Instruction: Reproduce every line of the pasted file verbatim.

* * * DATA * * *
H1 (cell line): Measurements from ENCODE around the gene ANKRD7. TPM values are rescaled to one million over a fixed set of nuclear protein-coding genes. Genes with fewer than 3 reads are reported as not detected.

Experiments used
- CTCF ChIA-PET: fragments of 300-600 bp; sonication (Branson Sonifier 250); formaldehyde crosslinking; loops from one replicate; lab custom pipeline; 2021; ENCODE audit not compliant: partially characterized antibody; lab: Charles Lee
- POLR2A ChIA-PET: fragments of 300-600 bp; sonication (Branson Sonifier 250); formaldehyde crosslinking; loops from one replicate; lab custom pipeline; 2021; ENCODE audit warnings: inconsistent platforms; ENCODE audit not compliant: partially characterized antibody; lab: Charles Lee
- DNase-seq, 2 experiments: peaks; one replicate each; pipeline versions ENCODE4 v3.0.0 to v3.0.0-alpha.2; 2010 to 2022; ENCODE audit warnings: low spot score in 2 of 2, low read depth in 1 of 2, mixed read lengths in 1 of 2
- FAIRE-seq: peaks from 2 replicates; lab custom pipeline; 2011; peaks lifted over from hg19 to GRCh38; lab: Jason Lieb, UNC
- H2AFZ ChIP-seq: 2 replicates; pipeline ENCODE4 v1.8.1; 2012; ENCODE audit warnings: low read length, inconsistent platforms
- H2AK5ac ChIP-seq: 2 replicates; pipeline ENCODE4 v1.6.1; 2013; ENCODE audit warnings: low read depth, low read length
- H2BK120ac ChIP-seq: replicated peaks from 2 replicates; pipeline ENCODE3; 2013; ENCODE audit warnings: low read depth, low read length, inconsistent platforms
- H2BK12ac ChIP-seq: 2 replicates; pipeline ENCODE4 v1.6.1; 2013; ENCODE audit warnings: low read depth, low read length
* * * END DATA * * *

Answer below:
H1 (cell line): Measurements from ENCODE around the gene ANKRD7. TPM values are rescaled to one million over a fixed set of nuclear protein-coding genes. Genes with fewer than 3 reads are reported as not detected.

Experiments used
- CTCF ChIA-PET: fragments of 300-600 bp; sonication (Branson Sonifier 250); formaldehyde crosslinking; loops from one replicate; lab custom pipeline; 2021; ENCODE audit not compliant: partially characterized antibody; lab: Charles Lee
- POLR2A ChIA-PET: fragments of 300-600 bp; sonication (Branson Sonifier 250); formaldehyde crosslinking; loops from one replicate; lab custom pipeline; 2021; ENCODE audit warnings: inconsistent platforms; ENCODE audit not compliant: partially characterized antibody; lab: Charles Lee
- DNase-seq, 2 experiments: peaks; one replicate each; pipeline versions ENCODE4 v3.0.0 to v3.0.0-alpha.2; 2010 to 2022; ENCODE audit warnings: low spot score in 2 of 2, low read depth in 1 of 2, mixed read lengths in 1 of 2
- FAIRE-seq: peaks from 2 replicates; lab custom pipeline; 2011; peaks lifted over from hg19 to GRCh38; lab: Jason Lieb, UNC
- H2AFZ ChIP-seq: 2 replicates; pipeline ENCODE4 v1.8.1; 2012; ENCODE audit warnings: low read length, inconsistent platforms
- H2AK5ac ChIP-seq: 2 replicates; pipeline ENCODE4 v1.6.1; 2013; ENCODE audit warnings: low read depth, low read length
- H2BK120ac ChIP-seq: replicated peaks from 2 replicates; pipeline ENCODE3; 2013; ENCODE audit warnings: low read depth, low read length, inconsistent platforms
- H2BK12ac ChIP-seq: 2 replicates; pipeline ENCODE4 v1.6.1; 2013; ENCODE audit warnings: low read depth, low read length